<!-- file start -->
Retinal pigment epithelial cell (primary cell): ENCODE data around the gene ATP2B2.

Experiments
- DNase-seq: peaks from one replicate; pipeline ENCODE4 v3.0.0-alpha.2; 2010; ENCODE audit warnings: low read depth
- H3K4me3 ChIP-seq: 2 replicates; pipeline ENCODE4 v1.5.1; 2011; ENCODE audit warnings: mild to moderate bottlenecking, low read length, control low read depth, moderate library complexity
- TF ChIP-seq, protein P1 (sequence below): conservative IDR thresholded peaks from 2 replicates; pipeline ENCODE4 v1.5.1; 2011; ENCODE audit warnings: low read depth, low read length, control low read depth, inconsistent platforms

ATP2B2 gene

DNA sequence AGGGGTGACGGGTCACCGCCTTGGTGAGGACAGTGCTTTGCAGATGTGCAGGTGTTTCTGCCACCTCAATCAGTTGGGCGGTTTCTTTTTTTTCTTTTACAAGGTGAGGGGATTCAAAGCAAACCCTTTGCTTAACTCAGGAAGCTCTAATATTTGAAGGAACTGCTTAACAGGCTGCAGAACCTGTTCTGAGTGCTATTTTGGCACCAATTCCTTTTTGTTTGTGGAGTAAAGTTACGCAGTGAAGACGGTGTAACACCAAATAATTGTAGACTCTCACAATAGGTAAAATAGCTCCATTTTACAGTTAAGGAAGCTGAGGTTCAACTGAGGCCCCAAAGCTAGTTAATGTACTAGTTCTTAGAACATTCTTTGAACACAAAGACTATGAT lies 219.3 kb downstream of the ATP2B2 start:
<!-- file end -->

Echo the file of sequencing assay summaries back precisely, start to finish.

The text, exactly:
Retinal pigment epithelial cell (primary cell): ENCODE data around the gene ATP2B2.

Experiments
- DNase-seq: peaks from one replicate; pipeline ENCODE4 v3.0.0-alpha.2; 2010; ENCODE audit warnings: low read depth
- H3K4me3 ChIP-seq: 2 replicates; pipeline ENCODE4 v1.5.1; 2011; ENCODE audit warnings: mild to moderate bottlenecking, low read length, control low read depth, moderate library complexity
- TF ChIP-seq, protein P1 (sequence below): conservative IDR thresholded peaks from 2 replicates; pipeline ENCODE4 v1.5.1; 2011; ENCODE audit warnings: low read depth, low read length, control low read depth, inconsistent platforms

ATP2B2 gene

DNA sequence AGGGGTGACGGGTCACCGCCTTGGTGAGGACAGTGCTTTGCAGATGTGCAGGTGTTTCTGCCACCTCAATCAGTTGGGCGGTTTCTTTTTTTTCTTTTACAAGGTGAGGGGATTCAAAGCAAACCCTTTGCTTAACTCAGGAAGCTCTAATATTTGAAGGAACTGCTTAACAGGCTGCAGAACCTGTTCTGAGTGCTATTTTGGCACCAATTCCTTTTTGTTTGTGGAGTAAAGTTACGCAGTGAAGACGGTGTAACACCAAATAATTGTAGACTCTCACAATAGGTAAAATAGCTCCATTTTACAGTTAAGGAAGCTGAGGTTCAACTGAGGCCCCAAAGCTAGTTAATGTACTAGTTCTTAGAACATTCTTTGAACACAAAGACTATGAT lies 219.3 kb downstream of the ATP2B2 start: